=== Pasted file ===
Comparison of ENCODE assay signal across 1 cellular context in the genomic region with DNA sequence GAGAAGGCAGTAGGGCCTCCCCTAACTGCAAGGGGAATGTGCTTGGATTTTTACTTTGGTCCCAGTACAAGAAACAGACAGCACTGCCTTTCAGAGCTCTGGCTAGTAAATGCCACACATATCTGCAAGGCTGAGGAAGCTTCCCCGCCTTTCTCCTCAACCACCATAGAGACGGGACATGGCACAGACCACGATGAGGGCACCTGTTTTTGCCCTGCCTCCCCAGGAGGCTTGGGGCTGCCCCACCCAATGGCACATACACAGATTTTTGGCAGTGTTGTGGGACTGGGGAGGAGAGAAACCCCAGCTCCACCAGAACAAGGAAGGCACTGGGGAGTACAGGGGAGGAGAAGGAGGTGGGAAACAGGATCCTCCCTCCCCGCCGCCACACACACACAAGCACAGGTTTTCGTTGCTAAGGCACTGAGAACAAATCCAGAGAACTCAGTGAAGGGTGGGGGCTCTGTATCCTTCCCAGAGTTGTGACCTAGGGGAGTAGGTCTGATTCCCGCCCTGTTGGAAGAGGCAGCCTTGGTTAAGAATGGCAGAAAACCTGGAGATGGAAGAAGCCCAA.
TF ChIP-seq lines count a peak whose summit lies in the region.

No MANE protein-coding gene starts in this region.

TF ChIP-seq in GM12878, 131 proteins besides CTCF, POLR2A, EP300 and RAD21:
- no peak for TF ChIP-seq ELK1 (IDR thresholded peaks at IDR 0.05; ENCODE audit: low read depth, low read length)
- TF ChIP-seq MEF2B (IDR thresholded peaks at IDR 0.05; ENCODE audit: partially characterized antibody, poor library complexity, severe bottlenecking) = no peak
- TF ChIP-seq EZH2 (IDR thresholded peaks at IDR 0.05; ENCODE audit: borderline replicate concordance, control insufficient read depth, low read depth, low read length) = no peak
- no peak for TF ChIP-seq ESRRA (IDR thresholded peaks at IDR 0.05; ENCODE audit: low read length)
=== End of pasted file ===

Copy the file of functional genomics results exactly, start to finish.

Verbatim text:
Comparison of ENCODE assay signal across 1 cellular context in the genomic region with DNA sequence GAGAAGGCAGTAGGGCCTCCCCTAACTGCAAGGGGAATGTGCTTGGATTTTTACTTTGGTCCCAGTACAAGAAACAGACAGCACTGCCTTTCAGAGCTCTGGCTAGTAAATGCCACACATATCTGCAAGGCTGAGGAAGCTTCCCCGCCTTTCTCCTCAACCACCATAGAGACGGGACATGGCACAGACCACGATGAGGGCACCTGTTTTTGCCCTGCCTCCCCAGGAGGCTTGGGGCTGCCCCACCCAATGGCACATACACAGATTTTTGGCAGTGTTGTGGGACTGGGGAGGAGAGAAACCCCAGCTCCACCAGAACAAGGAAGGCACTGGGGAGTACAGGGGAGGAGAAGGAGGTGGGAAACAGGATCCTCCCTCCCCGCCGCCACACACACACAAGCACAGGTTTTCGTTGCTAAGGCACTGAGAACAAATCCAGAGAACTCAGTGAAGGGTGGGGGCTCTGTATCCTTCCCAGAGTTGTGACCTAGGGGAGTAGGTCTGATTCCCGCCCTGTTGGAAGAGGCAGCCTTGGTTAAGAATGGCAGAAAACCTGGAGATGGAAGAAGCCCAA.
TF ChIP-seq lines count a peak whose summit lies in the region.

No MANE protein-coding gene starts in this region.

TF ChIP-seq in GM12878, 131 proteins besides CTCF, POLR2A, EP300 and RAD21:
- no peak for TF ChIP-seq ELK1 (IDR thresholded peaks at IDR 0.05; ENCODE audit: low read depth, low read length)
- TF ChIP-seq MEF2B (IDR thresholded peaks at IDR 0.05; ENCODE audit: partially characterized antibody, poor library complexity, severe bottlenecking) = no peak
- TF ChIP-seq EZH2 (IDR thresholded peaks at IDR 0.05; ENCODE audit: borderline replicate concordance, control insufficient read depth, low read depth, low read length) = no peak
- no peak for TF ChIP-seq ESRRA (IDR thresholded peaks at IDR 0.05; ENCODE audit: low read length)